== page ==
It is late summer, time to observe what is happening in our area. The extreme heat has affected nature as much as it has people. Sometime we just do not spot it.
With the slightly cooler temperatures, I have enjoyed watching a green heron (it’s bluish-grey) fishing along the lake. Being considerably smaller than its other cousins; the great blue heron and the white egret, many people never even spot these birds. However, green herons are very patient when it comes to fishing.
The green heron I was watching was patiently waiting for a few small fish to get too close to shore. Then, in a blink of an eye, the bird had its prey and brought it to shore to slow down its wiggling before devouring its meal. Last week I saw it catch a few small sunfish. This morning, it was a bullhead.
It was a good thing that I could photograph the green heron from inside the house. Outside, it was raining. Yes, the sky was cloudless. However, I could see the hail coming down in the yard. No, it wasn’t hail. It was acorns.
I could hear them hitting the roof and rolling down past the gutter into the yard. These were big enough to chase you out of the yard. The past week, the huge acorns have been littering the ground to the delight of the squirrels. They appear to be larger than normal. Does this mean that it is going to be a cold winter? Or, is it nature’s cycle of producing more acorns every few years?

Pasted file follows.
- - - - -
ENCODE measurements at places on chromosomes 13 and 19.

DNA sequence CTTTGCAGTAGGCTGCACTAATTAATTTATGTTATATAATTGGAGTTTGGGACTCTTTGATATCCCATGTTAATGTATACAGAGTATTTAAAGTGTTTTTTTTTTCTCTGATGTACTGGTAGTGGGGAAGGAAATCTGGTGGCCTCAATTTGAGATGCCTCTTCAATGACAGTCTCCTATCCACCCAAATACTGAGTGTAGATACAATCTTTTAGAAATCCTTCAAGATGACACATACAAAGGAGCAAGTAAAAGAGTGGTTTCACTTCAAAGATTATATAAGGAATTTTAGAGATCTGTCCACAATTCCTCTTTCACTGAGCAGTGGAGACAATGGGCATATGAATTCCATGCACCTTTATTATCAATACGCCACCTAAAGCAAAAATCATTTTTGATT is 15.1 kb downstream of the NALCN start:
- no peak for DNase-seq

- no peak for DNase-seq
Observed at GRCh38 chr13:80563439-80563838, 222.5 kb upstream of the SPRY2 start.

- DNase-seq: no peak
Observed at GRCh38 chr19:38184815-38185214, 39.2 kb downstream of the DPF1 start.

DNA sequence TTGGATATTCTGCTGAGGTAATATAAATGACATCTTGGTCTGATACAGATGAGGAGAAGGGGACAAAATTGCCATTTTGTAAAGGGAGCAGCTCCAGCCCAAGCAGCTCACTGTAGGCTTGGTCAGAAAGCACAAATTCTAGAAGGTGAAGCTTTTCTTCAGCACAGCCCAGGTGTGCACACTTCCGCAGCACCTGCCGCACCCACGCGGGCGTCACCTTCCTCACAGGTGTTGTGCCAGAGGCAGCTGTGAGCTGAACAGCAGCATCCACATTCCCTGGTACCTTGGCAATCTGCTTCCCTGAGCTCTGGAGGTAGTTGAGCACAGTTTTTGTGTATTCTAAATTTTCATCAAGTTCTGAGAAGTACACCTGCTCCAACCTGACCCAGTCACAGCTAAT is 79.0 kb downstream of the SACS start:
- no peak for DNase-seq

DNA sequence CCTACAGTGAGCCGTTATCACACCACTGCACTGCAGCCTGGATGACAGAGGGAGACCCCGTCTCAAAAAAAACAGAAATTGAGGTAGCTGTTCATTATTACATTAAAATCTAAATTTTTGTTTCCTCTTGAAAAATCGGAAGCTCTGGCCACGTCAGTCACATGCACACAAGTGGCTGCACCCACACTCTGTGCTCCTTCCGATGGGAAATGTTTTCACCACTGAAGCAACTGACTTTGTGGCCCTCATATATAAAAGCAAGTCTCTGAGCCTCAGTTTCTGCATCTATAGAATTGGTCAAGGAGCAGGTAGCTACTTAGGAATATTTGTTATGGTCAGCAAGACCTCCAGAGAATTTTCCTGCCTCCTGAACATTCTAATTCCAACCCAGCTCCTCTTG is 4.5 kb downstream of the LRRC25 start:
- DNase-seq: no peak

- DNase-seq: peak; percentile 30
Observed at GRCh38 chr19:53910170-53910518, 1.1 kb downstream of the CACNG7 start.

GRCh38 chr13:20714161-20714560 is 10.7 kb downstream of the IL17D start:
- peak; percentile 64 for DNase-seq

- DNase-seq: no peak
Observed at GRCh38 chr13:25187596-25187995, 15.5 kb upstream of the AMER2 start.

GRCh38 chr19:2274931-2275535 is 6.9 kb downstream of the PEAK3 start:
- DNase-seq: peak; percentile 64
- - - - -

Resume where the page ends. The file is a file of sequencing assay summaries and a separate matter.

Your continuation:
Ray Lundgren sent me a few photos from his observations. He noticed a few extremely large mushrooms this summer. A few weeks ago, I saw some also that were three times their normal size. They looked like chairs for the squirrels. Unfortunately, I did not have my camera with that day. The weather has created some strange sights. The right amount of heat and moisture can grow enormous fungi.
Speaking of strange sights, Ray also sent me a photo of a tree he had seen. The knots in the tree would make any person walking by take a second look. This one was not the fake eyes you can buy. It was the actual coloring of the knots.
David Fabio is a local author and nature photographer. His books can be reviewed at www.davidfabio.com